Winter Driving

Tips on how to be a safer driver this winter

Winter tires won’t help if you can’t drive in winter conditions

Winter tires are useless, if you don’t know how to drive in winter conditions.   Nicholas Frew

It’s December, which means you’re probably in a rush to get your car ready for the impending winter roads — if you haven’t already. But winter tires are useless if you don’t know how to drive safely in winter conditions.

For people wanting to know how to drive in winter conditions, Safety Services Nova Scotia offers a three-hour seminar. Mike Tops, program manager at Safety Services Nova Scotia, says the seminar talks about how to be a safe driver in winter conditions.

Tops says it’s a “basic overview” for people who want a reminder of things like winter road conditions, driving when daylight hours are shorter, defensive driving, tires, skid control and how to get out if you’re stuck in snow.

Safety Services Nova Scotia also has on-the-road training, but co-ordination is more spontaneous.

“The catch to it is it has to be done in the months, when there’s snow on the ground,” Tops says. “So you’re talking late January, February and it’s heavily reliant on the weather and finding a spot suitable to do the training in.”

In the meantime, here are some tips that will make sure you reach your various destinations during the winter months.

Prepare your vehicle

Winter tires are a must, but make sure you also scrape your car. Windows, mirrors, the roof and hood should be free of snow and frost.

The Canada Safety Council suggests having an emergency kit with a light shovel, jumper cables and a flashlight. Storing a blanket, drinking water, snacks, toilet paper and a phone charger is a good idea too, in case help isn’t immediate.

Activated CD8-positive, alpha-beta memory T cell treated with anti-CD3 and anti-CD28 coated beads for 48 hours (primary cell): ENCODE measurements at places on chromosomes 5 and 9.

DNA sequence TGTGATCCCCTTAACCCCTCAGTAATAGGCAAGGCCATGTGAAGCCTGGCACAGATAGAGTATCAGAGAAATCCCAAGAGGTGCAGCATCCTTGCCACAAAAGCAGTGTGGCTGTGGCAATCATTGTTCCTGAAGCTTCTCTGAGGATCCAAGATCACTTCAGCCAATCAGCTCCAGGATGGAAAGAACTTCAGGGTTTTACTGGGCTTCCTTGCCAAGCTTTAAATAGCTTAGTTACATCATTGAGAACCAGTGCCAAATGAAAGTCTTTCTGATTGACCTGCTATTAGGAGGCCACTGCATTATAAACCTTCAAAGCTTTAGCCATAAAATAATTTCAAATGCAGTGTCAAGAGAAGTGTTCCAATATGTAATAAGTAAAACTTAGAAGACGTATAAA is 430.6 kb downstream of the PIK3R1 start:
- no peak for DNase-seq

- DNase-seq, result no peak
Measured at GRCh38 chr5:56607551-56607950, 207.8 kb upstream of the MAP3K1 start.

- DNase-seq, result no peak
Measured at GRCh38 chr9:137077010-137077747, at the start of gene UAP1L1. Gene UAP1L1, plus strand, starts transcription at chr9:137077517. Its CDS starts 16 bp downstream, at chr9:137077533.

Some items you should stow in your car.   Nicholas Frew

Speed limits are for ideal weather conditions

Ideal conditions means when the road is dry and visibility is clear. So drive whatever speed allows you to still have full control of the vehicle, given the weather conditions.

If it’s raining, avoid ruts in the road where water may pool, as driving in those ruts may result in the car hydroplaning. If it did rain and the temperature drops suddenly — Transport Canada calls these drops, “cold snaps” — watch for flash freezing.

Drivers should also be wary of snowdrifts under overpasses, on an otherwise dry road. If you’re driving down a highway and hit a small patch of snow, right before a bend in the road, it might affect the tires’ friction enough that you can’t make the turn.

In snowy weather, slow down, stay a safe distance behind the car in front of you and only slam the brakes if you have anti-lock braking system, or ABS, brakes. They’re designed to “pump” on their own.

When making turns in snowy conditions, use your indicator and slow to a crawl to avoid drifting. Once you’ve made your turn, you can accelerate again. In the event you do drift, this is what Transport Canada says you should do:

How to get out of a front-wheel skid.   Transport Canada
How to get out of a rear-wheel skid.   Transport Canada
How to get out of a four-wheel skid.   Transport Canada

Watch the forecast

Transport Canada says the safest strategy for winter driving is to avoid driving in rough weather.

They suggest checking the local weather before leaving the house and to know when bad weather is on the way. If you must drive somewhere, prepare to drive in those conditions: plan your route and know the impact the conditions and route have on your travel time.

 

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